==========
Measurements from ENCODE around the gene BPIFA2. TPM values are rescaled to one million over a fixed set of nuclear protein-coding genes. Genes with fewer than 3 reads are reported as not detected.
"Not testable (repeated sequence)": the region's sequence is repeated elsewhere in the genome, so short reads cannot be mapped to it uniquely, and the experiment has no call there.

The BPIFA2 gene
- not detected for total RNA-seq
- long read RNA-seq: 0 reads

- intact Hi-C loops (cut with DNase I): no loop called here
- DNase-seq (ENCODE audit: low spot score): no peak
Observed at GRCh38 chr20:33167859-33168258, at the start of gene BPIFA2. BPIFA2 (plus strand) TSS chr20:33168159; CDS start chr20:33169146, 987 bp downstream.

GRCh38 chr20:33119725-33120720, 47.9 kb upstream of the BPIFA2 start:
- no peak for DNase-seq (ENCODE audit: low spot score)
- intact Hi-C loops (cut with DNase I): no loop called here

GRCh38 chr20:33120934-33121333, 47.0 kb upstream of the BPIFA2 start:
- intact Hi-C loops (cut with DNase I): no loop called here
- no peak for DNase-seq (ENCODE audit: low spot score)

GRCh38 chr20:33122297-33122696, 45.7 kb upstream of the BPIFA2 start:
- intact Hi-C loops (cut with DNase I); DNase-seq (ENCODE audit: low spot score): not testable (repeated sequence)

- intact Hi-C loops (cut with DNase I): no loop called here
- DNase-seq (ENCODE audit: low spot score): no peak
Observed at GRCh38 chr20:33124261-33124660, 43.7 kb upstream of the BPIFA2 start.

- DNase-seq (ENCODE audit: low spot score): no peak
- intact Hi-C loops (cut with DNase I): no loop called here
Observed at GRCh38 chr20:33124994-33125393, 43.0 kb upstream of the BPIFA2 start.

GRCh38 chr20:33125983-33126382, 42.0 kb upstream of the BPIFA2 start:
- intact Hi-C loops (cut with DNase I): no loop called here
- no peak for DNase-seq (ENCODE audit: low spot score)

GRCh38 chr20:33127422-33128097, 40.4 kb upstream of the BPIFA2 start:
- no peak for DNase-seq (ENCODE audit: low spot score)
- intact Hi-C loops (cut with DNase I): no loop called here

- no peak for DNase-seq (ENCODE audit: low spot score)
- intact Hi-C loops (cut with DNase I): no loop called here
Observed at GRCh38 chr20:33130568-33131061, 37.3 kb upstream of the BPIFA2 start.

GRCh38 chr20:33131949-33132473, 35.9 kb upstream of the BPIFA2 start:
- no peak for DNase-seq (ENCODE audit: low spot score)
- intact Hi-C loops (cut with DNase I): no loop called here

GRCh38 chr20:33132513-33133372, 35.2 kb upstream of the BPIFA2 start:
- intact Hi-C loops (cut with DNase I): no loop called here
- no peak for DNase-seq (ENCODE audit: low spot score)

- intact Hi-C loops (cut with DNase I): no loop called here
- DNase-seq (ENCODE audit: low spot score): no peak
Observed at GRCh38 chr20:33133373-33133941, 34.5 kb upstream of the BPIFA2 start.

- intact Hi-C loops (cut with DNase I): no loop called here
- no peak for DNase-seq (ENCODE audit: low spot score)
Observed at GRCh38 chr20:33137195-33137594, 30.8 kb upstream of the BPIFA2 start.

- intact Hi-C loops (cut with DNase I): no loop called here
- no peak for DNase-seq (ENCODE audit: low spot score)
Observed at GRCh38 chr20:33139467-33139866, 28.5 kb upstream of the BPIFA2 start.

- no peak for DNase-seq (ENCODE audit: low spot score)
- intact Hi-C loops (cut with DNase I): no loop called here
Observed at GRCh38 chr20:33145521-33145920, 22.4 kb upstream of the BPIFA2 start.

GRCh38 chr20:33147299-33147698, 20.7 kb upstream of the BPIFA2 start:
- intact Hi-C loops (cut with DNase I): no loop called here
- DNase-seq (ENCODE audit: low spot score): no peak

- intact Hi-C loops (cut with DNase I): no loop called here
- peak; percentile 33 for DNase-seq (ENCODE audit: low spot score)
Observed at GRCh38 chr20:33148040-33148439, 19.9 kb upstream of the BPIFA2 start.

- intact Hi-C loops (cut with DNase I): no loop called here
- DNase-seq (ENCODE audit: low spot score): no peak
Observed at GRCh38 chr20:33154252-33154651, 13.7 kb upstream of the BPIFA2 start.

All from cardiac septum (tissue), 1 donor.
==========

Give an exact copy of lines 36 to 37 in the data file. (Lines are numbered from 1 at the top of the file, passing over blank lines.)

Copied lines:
- intact Hi-C loops (cut with DNase I): no loop called here
- no peak for DNase-seq (ENCODE audit: low spot score)